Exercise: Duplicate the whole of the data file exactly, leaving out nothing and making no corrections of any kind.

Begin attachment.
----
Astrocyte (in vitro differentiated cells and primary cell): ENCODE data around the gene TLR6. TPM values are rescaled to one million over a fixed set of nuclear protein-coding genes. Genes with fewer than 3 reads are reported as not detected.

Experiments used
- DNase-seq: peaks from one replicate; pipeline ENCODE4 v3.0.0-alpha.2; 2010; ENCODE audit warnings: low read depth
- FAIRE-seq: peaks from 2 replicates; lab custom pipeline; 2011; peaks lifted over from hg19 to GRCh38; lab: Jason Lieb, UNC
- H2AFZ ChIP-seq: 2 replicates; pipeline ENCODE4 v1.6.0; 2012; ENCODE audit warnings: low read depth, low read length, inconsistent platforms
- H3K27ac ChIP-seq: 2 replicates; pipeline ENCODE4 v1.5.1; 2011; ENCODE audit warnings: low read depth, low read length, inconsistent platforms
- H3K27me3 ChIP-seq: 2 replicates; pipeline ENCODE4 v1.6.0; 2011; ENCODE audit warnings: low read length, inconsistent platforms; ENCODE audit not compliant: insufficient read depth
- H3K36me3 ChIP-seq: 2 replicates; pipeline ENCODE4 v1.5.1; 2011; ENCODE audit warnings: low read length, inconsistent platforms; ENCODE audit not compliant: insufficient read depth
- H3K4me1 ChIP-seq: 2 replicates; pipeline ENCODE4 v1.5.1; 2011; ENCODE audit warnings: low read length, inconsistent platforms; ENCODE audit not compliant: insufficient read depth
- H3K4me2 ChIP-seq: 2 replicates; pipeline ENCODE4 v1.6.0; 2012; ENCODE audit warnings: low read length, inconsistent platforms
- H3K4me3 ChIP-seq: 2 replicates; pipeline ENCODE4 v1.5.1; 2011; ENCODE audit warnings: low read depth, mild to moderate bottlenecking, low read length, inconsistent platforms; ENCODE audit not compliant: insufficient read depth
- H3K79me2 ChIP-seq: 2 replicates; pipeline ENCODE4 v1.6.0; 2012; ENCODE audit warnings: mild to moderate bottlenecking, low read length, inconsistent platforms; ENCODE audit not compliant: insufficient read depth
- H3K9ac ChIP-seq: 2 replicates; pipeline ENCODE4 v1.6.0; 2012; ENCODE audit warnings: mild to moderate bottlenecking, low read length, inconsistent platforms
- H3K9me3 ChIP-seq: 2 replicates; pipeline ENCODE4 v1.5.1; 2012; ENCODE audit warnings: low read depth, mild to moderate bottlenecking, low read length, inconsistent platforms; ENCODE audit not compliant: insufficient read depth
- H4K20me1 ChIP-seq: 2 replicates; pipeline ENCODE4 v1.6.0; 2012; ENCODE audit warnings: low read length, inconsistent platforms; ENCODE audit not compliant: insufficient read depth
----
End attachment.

Astrocyte (in vitro differentiated cells and primary cell): ENCODE data around the gene TLR6. TPM values are rescaled to one million over a fixed set of nuclear protein-coding genes. Genes with fewer than 3 reads are reported as not detected.

Experiments used
- DNase-seq: peaks from one replicate; pipeline ENCODE4 v3.0.0-alpha.2; 2010; ENCODE audit warnings: low read depth
- FAIRE-seq: peaks from 2 replicates; lab custom pipeline; 2011; peaks lifted over from hg19 to GRCh38; lab: Jason Lieb, UNC
- H2AFZ ChIP-seq: 2 replicates; pipeline ENCODE4 v1.6.0; 2012; ENCODE audit warnings: low read depth, low read length, inconsistent platforms
- H3K27ac ChIP-seq: 2 replicates; pipeline ENCODE4 v1.5.1; 2011; ENCODE audit warnings: low read depth, low read length, inconsistent platforms
- H3K27me3 ChIP-seq: 2 replicates; pipeline ENCODE4 v1.6.0; 2011; ENCODE audit warnings: low read length, inconsistent platforms; ENCODE audit not compliant: insufficient read depth
- H3K36me3 ChIP-seq: 2 replicates; pipeline ENCODE4 v1.5.1; 2011; ENCODE audit warnings: low read length, inconsistent platforms; ENCODE audit not compliant: insufficient read depth
- H3K4me1 ChIP-seq: 2 replicates; pipeline ENCODE4 v1.5.1; 2011; ENCODE audit warnings: low read length, inconsistent platforms; ENCODE audit not compliant: insufficient read depth
- H3K4me2 ChIP-seq: 2 replicates; pipeline ENCODE4 v1.6.0; 2012; ENCODE audit warnings: low read length, inconsistent platforms
- H3K4me3 ChIP-seq: 2 replicates; pipeline ENCODE4 v1.5.1; 2011; ENCODE audit warnings: low read depth, mild to moderate bottlenecking, low read length, inconsistent platforms; ENCODE audit not compliant: insufficient read depth
- H3K79me2 ChIP-seq: 2 replicates; pipeline ENCODE4 v1.6.0; 2012; ENCODE audit warnings: mild to moderate bottlenecking, low read length, inconsistent platforms; ENCODE audit not compliant: insufficient read depth
- H3K9ac ChIP-seq: 2 replicates; pipeline ENCODE4 v1.6.0; 2012; ENCODE audit warnings: mild to moderate bottlenecking, low read length, inconsistent platforms
- H3K9me3 ChIP-seq: 2 replicates; pipeline ENCODE4 v1.5.1; 2012; ENCODE audit warnings: low read depth, mild to moderate bottlenecking, low read length, inconsistent platforms; ENCODE audit not compliant: insufficient read depth
- H4K20me1 ChIP-seq: 2 replicates; pipeline ENCODE4 v1.6.0; 2012; ENCODE audit warnings: low read length, inconsistent platforms; ENCODE audit not compliant: insufficient read depth